The Market  |  By Eleanor H. Gustafson

Stampede

December 3, 2009  |  Texas is full of cattlemen, but few with the style and panache of Derrill Osborn, whose "herd" was offered at the Dallas Auction Gallery in October. Best known for shaping decades of men's fashion—he headed that division at Neiman Marcus for more than twenty years—Osborn has been a "cattleman" ever since his great-grandfather whittled him a little wooden cow when he was a child. In the ensuing years he amassed a collection of bovine art that spanned centuries, continents, and mediums and included German wood carvings, nineteenth- and twentieth-century paintings, Empire furniture, and Staffordshire figures and other ceramic forms decorated with cattle motifs. The appeal of cows, he says, is that they always look so content. But the collection had overrun his house, and he decided it was time to make sure his vaches found happy homes elsewhere.

Osborn's cows may have been contented, but not so all of his bulls, to judge by two Staffordshire figure groups and a spill vase with figures on the theme of bullbaiting offered at the sale. A regrettable blood sport in the eighteenth and early nineteenth centuries in which a tethered bull was set upon by dogs, bullbaiting—occasionally called bull-beating­—was abolished in Britain in 1837.
Bullbaiting figures were made in a wide range of sizes and qualities, from relatively simple ones to more elaborate examples like the so-called table-base one shown above, which had a presale estimate of between three and five thousand dollars. An even more elaborate example, with a second figure on the ground beneath the enraged bull, sold at Christie's, New York, in 2003 for more than ten thousand dollars. The table-base bullbaiting scenes are often attributed to the potter Obadiah Sherratt, but Pat Halfpenny cautions in her excellent book English Earthenware Figures, 1740- 1840 (1991) that "there seems to be no hard evidence to suggest" that he has any more claim to their production than "any of the other twenty-five or so figure makers of the 1830s." Beware, too, says collector, author, and specialist on English earthenware figures, Myr­na Schkolne, of the small (about five inches wide) table-base bullbaiting figures: "I spend half my life convincing reputable auction houses and novice collectors that these small figures were not made until well into the twentieth century."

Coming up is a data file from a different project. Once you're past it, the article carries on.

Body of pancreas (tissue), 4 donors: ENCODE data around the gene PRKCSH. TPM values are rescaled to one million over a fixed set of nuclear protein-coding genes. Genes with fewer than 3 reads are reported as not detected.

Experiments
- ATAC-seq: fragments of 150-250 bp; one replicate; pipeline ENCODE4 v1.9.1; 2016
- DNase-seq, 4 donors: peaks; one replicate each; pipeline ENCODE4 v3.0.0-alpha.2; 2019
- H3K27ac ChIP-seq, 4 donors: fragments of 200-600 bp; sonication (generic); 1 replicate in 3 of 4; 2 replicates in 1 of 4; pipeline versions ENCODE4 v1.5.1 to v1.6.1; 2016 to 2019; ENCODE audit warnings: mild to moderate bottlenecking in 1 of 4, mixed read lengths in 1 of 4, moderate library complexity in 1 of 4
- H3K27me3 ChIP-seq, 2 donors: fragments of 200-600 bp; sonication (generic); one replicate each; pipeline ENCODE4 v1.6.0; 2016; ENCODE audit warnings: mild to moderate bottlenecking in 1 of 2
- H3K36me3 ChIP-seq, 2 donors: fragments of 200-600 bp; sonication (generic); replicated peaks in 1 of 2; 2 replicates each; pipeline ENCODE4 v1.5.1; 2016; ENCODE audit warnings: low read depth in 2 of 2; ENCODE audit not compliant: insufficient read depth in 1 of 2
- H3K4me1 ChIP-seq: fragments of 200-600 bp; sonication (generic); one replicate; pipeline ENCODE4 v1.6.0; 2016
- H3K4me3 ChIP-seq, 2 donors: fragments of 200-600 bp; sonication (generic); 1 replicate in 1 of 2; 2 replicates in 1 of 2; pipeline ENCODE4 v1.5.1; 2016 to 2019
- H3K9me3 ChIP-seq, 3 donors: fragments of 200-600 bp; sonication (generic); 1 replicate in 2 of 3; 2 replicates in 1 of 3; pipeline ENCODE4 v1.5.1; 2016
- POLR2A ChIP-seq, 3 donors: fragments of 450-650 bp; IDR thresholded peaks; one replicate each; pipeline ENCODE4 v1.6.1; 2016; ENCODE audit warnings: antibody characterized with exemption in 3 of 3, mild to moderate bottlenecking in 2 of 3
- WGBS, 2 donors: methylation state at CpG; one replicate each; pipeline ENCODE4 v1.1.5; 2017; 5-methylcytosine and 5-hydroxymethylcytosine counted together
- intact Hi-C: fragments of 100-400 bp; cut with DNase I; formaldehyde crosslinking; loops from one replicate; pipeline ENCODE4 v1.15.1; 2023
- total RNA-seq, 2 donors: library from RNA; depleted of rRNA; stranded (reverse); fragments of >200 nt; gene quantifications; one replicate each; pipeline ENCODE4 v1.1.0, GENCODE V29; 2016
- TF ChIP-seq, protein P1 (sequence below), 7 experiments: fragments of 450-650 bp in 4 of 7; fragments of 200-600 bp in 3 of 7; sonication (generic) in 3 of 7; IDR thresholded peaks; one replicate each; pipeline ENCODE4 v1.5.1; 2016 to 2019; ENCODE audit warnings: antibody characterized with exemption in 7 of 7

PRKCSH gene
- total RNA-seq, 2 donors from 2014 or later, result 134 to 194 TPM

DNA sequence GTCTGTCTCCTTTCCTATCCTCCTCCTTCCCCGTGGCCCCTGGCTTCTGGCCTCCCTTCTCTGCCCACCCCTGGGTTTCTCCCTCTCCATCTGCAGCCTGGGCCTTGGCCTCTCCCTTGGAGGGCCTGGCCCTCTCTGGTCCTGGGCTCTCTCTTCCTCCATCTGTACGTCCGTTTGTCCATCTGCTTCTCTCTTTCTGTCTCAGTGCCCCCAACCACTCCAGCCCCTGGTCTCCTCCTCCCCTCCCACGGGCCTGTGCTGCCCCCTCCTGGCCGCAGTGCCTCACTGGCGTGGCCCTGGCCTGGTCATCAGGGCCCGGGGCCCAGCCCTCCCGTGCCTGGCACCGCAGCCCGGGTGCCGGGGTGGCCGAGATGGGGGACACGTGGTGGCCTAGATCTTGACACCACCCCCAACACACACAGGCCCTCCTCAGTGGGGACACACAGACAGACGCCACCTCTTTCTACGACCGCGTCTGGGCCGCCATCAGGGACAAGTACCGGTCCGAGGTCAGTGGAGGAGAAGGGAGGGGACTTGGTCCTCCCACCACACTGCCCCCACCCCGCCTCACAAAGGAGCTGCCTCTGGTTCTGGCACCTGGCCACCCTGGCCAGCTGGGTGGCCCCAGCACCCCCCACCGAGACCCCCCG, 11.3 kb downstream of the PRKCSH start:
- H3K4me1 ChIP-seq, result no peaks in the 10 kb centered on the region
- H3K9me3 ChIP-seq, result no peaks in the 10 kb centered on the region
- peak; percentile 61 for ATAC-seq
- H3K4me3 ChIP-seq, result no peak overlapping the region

The bullbaiting figures are among the literally thousands of ornamental subjects modeled by Staffordshire potters be­­­­tween about 1780 and 1900. They can make for endlessly fascinating col­­­­­lecting. Schkolne's Web site—www.mystaffordshirefigures.com—is a great resource for col­lectors, as is that of the Staffordshire Figure Association, www.stafford shire.org, which includes an enor­mous inventory of images. An ex­­­­­ceptional collection of nearly 250 figures—assembled by Tho­mas N. and A. Pat Bernard of New Orleans and donated to the Winterthur Museum in Delaware—has recently been installed in new galleries there. Leslie Grigsby, Winterthur's curator of ceramics and glass, says: "this fascinating group of saints and sinners, poets and politicians, gods and goddesses, literary figures, and more provides a visually and intellectually exciting voyage through the full range of Staffordshire figures made between 1780 and 1880 and also sheds light on how they were made and the meanings they had for their original owners." It is well worth a visit for novice and seasoned collectors alike.

Images from above: Bullbaiting group, Staffordshire, c. 1830. Glazed and enamel decorated earthenware; height 9 ½, width 13 ½, depth 5 ¼ inches. Photographs by courtesy of the Dallas Auction Gallery; Bullbaiting spill vase, Staffordshire, early nineteenth century. Glazed earthenware; height 10 ½, width 6 ½, depth 6 ½ inches; Bullbaiting group, Staffordshire, c. 1800. Glazed earthenware; height 5 ½, width 7, depth 3 ½ inches. 

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